Environmental Justice Comes Early to New Jersey

New Jersey is no longer waiting to implement environmental justice requirements following surprise action by the New Jersey Department of Environmental Protection. 

Since September 2020, the Garden State has been waiting for the Department to complete the gargantuan task of implementing the first of its kind Environmental Justice Law. The New Jersey law authorizes the Department to deny or condition certain permits for facilities that would have a disproportionate impact on an overburdened community. However, the substantive provisions of the law do not go into effect until the Department adopts regulations to implement the Environmental Justice Law. While the Department has gone to great lengths, including through a substantial stakeholder process, to develop implementing regulations, the regulations have not yet been proposed or adopted. (The regulations are expected to be proposed in late 2021 and adopted in late 2022.)

With the issuance of Administrative Order 2021-25 on September 22, 2021, certain aspects of the Environmental Justice Law are now in effect. The terms of the Administrative Order apply to:

  • All facilities subject to the Environmental Justice Law, including:

       - major sources of air pollution (i.e., facilities with Title V air permits, such as power plants);
       - solid waste facilities;
       - landfills;
       - incinerators;
       - sewage treatment facilities that process more than 50 million gallons per day;
       - scrap metal recycling facilities; and
       - other recycling facilities that process more than 100 tons per day.

  • That seek covered permits in overburdened communities, which are mapped by the Department (these areas encompass 4.5 million people in 3,168 census block groups and 331 municipalities).

For these facilities, the Administrative Order:

  • Extends the public comment period for relevant permits applications to at least 60 days, with a potential extension for an additional 30-day period upon the written request of a member(s) of the overburdened community;
  • Requires a mandatory public hearing in a manner intended to maximize participation of individuals within the overburdened community;
  • Encourages individuals to provide the facilities and the Department with information regarding existing conditions within the overburdened community and potential facility-wide environmental and public health stressors that could result in adverse impacts in the event of an approval;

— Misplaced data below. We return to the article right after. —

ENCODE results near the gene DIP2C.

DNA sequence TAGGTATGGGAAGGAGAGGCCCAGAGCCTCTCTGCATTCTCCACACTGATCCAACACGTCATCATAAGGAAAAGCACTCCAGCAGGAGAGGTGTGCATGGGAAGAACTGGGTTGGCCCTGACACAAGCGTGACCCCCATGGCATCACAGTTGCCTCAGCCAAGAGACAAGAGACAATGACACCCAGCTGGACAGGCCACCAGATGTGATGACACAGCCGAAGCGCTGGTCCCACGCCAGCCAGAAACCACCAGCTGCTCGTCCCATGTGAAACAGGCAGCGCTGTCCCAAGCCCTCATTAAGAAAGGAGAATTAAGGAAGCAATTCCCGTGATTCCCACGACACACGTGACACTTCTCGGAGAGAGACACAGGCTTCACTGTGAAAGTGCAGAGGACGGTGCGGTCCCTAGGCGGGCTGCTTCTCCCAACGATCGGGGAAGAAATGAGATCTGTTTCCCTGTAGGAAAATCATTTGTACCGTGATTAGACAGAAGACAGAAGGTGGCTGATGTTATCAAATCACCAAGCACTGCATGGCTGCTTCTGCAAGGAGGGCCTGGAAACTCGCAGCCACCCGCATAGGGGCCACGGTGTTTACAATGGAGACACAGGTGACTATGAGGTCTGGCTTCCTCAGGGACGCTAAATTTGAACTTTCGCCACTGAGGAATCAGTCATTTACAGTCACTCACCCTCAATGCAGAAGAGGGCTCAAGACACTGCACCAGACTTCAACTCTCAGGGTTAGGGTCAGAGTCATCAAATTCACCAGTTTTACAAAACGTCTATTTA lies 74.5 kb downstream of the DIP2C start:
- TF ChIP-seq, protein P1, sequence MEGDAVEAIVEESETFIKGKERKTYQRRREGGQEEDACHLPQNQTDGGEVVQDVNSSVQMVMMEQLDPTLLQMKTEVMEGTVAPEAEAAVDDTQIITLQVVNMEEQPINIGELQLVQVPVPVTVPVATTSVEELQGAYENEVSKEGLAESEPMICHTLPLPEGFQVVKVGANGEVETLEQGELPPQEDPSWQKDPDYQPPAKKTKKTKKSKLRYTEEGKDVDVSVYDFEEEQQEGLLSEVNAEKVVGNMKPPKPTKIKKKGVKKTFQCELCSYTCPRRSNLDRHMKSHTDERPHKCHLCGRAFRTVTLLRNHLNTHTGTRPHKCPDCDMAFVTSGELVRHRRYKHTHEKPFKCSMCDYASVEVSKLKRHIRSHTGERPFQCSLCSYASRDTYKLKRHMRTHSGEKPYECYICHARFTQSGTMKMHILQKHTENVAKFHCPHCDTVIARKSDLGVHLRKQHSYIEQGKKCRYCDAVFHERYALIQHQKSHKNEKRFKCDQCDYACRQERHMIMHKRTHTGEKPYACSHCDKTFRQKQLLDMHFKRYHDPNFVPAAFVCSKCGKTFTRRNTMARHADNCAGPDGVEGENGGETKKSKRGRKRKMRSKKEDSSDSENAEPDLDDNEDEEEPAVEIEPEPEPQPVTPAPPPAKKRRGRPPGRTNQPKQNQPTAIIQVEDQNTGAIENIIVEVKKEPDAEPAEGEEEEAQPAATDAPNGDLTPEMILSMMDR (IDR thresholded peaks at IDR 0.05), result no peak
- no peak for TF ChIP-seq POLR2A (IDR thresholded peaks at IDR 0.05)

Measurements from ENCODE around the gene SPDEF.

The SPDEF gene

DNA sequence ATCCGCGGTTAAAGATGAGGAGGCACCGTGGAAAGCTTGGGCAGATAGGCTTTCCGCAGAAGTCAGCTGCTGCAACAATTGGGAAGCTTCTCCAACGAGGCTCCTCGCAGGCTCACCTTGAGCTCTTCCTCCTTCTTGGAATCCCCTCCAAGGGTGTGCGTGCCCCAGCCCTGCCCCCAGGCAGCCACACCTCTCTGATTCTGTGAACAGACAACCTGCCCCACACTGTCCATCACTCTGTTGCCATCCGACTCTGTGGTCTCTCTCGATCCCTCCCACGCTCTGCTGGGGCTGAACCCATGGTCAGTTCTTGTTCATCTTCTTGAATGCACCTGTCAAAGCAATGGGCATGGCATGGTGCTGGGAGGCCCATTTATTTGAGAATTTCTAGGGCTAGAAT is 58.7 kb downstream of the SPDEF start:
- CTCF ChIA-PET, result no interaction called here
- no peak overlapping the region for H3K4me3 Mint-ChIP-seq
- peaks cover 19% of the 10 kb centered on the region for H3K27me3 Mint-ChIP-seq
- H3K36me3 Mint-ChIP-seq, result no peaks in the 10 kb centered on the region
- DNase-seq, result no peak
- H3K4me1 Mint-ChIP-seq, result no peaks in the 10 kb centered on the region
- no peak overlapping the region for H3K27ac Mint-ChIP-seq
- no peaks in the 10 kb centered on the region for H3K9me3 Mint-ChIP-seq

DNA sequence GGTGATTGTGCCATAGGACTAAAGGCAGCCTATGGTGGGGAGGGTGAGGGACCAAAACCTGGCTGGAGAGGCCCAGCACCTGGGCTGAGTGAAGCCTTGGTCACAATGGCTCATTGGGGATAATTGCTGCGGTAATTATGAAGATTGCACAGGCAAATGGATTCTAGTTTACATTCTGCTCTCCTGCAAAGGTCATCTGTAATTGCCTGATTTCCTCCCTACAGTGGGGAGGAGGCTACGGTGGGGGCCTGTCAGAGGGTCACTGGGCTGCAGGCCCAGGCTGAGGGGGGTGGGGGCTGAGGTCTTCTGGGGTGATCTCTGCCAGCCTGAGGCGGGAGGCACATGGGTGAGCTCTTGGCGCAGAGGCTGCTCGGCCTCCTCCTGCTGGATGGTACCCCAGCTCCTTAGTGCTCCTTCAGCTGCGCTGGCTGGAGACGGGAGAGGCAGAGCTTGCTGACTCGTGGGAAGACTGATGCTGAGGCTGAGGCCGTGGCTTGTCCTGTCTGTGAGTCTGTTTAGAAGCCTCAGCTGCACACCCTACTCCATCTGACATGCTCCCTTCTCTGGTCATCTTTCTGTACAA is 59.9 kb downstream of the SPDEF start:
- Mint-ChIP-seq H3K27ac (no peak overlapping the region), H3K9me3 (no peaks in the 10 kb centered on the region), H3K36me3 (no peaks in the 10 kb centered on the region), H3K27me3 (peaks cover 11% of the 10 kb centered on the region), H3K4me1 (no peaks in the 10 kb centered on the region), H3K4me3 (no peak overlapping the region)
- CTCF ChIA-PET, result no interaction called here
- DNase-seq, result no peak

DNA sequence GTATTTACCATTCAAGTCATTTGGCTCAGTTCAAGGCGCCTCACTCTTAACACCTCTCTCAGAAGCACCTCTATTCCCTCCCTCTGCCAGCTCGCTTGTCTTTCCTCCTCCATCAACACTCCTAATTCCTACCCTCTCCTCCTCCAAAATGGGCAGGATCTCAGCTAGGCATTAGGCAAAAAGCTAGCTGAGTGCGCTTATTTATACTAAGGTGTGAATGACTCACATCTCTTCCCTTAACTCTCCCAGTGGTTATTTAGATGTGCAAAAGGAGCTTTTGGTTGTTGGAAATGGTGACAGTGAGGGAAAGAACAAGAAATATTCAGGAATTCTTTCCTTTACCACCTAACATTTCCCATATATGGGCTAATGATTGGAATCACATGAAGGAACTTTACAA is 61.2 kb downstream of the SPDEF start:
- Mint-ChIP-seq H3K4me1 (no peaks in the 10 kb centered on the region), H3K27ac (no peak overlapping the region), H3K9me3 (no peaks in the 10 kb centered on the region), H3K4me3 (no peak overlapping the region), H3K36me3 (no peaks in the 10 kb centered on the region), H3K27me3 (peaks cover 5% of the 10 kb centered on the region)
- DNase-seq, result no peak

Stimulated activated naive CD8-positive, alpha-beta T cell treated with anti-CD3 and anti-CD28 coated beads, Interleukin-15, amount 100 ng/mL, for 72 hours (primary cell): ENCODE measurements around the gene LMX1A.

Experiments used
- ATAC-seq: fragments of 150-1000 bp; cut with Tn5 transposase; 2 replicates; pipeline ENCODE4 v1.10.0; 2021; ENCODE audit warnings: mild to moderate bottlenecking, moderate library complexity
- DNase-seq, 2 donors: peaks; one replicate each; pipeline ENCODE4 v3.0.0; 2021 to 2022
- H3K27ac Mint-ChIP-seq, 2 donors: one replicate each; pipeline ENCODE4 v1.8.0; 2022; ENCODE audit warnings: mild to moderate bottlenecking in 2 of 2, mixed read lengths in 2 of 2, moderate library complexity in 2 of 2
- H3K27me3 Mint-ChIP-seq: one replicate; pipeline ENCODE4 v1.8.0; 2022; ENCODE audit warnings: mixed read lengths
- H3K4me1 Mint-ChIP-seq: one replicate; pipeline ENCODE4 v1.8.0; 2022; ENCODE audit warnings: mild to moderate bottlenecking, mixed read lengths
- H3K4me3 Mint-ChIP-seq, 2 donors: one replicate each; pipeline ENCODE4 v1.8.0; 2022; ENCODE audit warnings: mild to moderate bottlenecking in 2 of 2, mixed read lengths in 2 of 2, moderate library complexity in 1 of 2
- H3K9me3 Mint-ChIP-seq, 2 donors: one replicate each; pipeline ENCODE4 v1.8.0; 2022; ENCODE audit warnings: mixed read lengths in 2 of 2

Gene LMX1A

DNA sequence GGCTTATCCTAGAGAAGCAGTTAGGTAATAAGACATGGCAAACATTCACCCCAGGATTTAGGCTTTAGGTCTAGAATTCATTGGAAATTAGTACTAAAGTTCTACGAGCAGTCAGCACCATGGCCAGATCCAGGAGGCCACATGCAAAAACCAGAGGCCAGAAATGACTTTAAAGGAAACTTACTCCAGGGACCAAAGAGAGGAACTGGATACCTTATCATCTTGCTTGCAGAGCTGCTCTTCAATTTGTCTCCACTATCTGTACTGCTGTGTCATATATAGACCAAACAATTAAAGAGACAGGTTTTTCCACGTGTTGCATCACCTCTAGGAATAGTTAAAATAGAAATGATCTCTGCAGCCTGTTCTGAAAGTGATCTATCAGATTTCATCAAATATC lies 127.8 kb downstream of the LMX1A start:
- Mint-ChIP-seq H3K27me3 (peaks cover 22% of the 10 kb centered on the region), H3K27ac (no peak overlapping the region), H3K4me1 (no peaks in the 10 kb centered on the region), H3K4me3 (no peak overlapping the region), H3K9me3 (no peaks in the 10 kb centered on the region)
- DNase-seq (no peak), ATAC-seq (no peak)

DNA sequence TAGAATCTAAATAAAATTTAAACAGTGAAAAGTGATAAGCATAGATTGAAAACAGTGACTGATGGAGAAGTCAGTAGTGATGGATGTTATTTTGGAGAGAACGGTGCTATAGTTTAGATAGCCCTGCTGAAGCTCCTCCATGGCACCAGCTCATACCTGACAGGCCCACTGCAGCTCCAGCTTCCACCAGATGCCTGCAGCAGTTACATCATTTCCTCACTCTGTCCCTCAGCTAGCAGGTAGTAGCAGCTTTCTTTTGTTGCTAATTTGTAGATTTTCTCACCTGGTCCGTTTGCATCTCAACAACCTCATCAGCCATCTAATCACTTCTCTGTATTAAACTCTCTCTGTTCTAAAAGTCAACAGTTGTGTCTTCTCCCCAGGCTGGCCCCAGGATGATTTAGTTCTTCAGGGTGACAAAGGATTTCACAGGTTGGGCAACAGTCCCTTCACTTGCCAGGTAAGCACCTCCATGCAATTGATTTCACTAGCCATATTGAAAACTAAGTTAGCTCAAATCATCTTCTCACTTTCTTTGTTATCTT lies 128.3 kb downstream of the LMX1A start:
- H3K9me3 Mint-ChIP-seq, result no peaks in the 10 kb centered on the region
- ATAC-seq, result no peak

• Requires the facility to respond to and address the concerns raised by individuals in the overburdened community and to conduct any additional analysis that the Department deems necessary for its review;
  • Strongly encourages each facility to engage directly with individuals in the overburdened community in advance of, and in addition to, formal public comment, including providing relevant information related to facility-wide impacts; and
  • Authorizes the Department to apply special permit conditions as may be necessary to avoid or minimize environmental or public health stressors.

The Order takes effect immediately and applies to all existing permit applications with open and unexpired public comment periods. The Order also reserves the Department’s authority to apply the terms of the Order to permit applications with closed or expired public comment periods.

In essence, the Administrative Order creates a process to implement the key components of New Jersey’s Environmental Justice Law—without rulemaking—but leaves many questions unanswered, especially given the significant complexity of the Environmental Justice Law and its implementation. 

  • The terms of the Administrative Order are only effective to the extent allowable by existing law; how will this limitation impact the terms of the Order and how aggressive will the Department be its implementation of the Order?
  • Does the Order apply to the renewal of a Title V air permit?
  • How will the Department apply the requirements of the Order to permit applications already submitted, including Title V air permit renewal applications, which can remain pending for a very long time?
  • How will the Department use its claimed authority to require additional analyses and to impose permit conditions under the Order? 
  • When will the formal regulations be proposed and adopted to provide structure and certainty to this process?

If you own or operate a facility in an overburdened community or are considering development or acquisition of a facility in an overburdened community, you would be well advised to carefully consider the impact of this Administrative Order.

For more information, please contact the author Matthew Karmel at mkarmel@riker.com or any attorney in our Environmental Practice Group.